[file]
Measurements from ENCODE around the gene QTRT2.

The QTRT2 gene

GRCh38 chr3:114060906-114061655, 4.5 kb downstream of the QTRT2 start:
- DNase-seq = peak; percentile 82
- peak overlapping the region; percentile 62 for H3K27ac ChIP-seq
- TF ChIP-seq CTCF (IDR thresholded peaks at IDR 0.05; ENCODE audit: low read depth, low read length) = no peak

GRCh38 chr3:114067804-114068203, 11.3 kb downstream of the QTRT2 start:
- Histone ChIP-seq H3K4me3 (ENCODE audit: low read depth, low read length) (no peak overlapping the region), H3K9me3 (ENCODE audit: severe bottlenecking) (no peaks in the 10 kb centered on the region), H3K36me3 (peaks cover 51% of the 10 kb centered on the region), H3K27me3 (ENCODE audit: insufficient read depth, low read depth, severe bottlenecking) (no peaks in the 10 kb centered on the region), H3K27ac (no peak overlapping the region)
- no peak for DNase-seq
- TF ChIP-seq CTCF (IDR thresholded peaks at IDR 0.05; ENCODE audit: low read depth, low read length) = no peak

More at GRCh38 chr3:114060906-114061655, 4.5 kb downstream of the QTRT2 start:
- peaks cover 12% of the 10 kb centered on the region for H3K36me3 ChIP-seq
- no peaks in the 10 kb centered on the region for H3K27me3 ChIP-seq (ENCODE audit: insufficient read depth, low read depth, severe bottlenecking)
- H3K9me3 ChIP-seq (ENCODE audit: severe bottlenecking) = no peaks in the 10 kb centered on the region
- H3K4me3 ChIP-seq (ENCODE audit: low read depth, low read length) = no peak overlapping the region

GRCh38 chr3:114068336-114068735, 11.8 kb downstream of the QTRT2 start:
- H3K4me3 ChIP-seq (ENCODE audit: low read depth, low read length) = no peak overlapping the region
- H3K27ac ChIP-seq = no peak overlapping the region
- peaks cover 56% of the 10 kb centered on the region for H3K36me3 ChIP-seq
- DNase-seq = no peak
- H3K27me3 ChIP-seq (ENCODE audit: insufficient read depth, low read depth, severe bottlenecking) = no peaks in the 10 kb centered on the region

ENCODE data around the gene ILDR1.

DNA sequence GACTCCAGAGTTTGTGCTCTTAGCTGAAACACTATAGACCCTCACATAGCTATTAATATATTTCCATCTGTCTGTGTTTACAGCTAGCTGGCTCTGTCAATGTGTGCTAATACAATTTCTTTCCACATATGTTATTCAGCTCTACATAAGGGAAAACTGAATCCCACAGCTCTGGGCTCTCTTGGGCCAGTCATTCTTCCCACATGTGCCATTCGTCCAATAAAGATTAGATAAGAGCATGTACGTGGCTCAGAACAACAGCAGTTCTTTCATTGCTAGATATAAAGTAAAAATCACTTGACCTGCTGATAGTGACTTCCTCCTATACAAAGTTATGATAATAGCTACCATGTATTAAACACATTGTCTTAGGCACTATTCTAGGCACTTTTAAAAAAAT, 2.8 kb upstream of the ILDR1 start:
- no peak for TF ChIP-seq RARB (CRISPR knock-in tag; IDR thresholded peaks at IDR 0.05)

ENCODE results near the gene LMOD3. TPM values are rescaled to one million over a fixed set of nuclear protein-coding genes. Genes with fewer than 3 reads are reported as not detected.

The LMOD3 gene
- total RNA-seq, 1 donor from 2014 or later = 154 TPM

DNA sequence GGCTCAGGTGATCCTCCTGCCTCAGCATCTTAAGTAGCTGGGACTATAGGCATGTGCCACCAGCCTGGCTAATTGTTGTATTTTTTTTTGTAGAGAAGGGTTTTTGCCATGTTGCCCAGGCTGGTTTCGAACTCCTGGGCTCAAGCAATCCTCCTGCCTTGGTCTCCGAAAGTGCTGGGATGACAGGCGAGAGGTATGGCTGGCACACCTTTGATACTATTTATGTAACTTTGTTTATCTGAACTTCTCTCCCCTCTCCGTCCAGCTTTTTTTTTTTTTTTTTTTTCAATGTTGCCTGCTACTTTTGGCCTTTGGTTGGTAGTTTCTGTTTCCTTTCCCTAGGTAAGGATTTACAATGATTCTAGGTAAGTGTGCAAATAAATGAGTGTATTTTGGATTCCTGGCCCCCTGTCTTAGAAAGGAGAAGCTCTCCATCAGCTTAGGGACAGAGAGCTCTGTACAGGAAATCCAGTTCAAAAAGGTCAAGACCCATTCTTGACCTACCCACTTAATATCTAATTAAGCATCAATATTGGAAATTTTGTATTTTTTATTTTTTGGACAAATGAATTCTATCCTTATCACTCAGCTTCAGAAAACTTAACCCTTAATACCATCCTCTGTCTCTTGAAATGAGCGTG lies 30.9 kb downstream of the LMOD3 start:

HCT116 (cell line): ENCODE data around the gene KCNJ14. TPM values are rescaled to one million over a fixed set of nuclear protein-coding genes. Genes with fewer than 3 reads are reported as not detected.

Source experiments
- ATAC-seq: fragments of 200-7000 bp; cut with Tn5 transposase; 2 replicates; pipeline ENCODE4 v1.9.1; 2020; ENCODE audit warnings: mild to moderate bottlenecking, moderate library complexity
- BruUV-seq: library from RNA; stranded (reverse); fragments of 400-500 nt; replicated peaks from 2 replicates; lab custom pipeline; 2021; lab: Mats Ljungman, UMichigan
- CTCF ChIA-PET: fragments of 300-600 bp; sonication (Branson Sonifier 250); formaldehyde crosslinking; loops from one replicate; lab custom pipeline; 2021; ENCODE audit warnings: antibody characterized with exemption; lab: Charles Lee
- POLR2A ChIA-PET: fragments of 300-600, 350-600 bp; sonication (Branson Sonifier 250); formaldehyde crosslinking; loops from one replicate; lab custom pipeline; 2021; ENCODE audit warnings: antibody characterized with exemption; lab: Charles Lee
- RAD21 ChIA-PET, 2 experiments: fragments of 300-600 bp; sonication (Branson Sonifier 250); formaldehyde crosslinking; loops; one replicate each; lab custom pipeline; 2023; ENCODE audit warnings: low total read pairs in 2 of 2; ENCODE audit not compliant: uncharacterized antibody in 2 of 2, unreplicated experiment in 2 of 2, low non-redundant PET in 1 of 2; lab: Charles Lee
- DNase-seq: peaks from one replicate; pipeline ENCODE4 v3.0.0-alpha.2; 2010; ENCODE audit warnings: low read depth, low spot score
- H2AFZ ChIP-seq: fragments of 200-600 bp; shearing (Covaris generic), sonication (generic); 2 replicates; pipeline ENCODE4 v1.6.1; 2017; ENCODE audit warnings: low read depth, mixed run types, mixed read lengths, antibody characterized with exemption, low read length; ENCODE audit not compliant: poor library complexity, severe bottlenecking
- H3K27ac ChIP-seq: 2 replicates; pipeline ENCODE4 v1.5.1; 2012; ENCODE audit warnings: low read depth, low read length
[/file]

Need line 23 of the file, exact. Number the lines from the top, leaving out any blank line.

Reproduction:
DNA sequence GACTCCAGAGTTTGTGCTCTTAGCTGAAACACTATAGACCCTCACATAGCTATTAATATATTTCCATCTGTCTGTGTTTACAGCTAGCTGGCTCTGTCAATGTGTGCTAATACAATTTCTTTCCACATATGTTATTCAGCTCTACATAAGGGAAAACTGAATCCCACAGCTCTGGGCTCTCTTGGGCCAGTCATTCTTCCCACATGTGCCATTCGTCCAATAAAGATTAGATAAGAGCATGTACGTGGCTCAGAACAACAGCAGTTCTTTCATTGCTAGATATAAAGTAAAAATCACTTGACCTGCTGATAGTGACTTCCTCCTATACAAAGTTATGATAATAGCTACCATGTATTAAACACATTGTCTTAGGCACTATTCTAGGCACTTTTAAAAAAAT, 2.8 kb upstream of the ILDR1 start: